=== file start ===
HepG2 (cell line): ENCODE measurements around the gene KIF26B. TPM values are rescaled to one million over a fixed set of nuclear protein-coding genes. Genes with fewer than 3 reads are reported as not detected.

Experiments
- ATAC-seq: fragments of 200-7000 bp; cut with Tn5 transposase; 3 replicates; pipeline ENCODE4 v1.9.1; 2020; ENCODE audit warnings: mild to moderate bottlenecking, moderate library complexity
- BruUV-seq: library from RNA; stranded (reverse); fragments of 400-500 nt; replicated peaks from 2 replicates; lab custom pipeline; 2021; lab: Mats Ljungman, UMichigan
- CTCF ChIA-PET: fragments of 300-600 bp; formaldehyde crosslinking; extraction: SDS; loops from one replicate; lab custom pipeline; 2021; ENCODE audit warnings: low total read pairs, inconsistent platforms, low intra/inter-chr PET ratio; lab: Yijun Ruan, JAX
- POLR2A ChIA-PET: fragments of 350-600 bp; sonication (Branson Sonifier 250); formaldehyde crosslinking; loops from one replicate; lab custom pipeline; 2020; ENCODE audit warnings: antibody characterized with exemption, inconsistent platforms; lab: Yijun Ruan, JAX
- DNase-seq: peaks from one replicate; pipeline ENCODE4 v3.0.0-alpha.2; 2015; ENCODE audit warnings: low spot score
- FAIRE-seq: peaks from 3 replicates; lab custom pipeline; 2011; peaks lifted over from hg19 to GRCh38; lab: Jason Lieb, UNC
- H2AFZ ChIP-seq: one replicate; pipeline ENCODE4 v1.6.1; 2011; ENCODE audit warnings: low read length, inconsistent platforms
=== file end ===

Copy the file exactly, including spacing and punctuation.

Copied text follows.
HepG2 (cell line): ENCODE measurements around the gene KIF26B. TPM values are rescaled to one million over a fixed set of nuclear protein-coding genes. Genes with fewer than 3 reads are reported as not detected.

Experiments
- ATAC-seq: fragments of 200-7000 bp; cut with Tn5 transposase; 3 replicates; pipeline ENCODE4 v1.9.1; 2020; ENCODE audit warnings: mild to moderate bottlenecking, moderate library complexity
- BruUV-seq: library from RNA; stranded (reverse); fragments of 400-500 nt; replicated peaks from 2 replicates; lab custom pipeline; 2021; lab: Mats Ljungman, UMichigan
- CTCF ChIA-PET: fragments of 300-600 bp; formaldehyde crosslinking; extraction: SDS; loops from one replicate; lab custom pipeline; 2021; ENCODE audit warnings: low total read pairs, inconsistent platforms, low intra/inter-chr PET ratio; lab: Yijun Ruan, JAX
- POLR2A ChIA-PET: fragments of 350-600 bp; sonication (Branson Sonifier 250); formaldehyde crosslinking; loops from one replicate; lab custom pipeline; 2020; ENCODE audit warnings: antibody characterized with exemption, inconsistent platforms; lab: Yijun Ruan, JAX
- DNase-seq: peaks from one replicate; pipeline ENCODE4 v3.0.0-alpha.2; 2015; ENCODE audit warnings: low spot score
- FAIRE-seq: peaks from 3 replicates; lab custom pipeline; 2011; peaks lifted over from hg19 to GRCh38; lab: Jason Lieb, UNC
- H2AFZ ChIP-seq: one replicate; pipeline ENCODE4 v1.6.1; 2011; ENCODE audit warnings: low read length, inconsistent platforms